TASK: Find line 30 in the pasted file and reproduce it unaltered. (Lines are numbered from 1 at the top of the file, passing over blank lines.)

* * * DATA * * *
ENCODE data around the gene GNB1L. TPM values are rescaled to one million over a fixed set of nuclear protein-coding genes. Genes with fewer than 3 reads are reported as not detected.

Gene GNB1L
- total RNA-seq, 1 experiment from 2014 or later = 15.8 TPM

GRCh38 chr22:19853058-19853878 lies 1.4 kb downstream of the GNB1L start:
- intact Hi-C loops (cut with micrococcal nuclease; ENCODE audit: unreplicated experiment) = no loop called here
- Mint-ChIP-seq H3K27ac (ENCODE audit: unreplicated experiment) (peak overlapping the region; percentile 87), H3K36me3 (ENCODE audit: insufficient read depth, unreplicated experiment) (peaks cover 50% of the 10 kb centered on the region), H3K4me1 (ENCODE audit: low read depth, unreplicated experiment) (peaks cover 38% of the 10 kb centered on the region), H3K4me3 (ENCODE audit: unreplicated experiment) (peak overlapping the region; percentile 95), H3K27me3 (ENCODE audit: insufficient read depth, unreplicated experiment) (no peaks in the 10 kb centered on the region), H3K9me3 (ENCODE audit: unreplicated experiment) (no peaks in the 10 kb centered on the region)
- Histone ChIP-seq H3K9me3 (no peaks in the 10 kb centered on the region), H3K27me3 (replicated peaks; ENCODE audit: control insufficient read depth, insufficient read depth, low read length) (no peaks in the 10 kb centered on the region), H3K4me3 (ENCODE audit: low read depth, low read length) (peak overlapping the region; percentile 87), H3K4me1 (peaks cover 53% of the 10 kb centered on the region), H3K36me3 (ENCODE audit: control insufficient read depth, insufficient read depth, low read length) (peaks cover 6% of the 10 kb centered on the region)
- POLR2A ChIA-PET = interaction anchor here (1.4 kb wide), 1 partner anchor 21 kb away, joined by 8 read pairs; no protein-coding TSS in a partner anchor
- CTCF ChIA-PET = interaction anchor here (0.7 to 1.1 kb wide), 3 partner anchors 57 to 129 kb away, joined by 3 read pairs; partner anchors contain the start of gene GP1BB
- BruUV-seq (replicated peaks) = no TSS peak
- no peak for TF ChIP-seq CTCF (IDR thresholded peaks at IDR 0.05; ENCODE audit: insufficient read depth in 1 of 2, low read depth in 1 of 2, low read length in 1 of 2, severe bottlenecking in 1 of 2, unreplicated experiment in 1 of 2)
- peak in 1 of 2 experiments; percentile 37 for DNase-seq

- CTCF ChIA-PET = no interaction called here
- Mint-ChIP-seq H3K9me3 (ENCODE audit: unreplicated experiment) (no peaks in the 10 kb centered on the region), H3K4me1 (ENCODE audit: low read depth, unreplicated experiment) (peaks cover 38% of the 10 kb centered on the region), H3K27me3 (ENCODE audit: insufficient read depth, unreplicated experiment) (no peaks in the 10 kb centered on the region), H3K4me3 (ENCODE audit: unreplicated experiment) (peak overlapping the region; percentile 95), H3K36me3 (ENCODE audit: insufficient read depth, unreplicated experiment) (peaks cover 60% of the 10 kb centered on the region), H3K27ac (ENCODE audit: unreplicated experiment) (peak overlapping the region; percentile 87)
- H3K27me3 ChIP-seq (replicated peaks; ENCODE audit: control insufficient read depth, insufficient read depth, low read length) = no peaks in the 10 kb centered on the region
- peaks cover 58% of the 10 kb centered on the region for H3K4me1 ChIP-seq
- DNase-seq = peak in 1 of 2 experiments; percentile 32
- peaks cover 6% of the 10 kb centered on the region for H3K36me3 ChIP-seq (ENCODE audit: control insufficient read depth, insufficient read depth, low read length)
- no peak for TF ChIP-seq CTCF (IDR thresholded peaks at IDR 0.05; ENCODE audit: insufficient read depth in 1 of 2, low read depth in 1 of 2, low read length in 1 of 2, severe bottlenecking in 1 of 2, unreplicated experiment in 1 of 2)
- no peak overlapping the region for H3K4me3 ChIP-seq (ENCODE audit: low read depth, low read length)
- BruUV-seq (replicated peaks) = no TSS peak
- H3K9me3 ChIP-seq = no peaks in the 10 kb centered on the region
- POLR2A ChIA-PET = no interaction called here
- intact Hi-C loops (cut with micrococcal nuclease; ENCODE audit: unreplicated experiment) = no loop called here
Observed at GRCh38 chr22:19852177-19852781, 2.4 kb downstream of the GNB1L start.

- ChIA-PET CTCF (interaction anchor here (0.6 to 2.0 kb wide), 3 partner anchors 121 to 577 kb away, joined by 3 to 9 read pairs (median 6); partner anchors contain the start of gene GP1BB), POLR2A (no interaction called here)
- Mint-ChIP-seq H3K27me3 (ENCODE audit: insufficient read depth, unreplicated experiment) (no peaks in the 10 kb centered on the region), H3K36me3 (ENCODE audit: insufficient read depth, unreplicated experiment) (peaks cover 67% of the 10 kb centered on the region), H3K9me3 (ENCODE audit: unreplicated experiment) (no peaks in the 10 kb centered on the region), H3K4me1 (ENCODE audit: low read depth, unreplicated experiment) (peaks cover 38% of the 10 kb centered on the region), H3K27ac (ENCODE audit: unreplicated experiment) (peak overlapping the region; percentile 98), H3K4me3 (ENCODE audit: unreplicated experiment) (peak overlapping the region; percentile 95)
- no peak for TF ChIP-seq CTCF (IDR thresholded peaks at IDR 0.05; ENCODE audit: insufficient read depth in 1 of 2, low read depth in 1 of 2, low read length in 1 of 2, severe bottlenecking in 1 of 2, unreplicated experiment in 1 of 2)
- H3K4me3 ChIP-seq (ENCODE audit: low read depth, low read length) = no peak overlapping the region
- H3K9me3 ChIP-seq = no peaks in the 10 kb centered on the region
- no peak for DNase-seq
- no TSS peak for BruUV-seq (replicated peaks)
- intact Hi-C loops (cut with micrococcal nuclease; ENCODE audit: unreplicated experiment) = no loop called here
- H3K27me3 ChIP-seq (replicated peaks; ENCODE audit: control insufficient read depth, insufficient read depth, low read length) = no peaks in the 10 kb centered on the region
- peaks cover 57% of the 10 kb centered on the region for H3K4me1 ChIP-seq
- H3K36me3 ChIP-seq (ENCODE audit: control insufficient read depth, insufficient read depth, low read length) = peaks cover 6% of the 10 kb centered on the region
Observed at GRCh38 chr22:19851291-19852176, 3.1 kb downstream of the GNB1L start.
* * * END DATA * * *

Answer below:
- H3K9me3 ChIP-seq = no peaks in the 10 kb centered on the region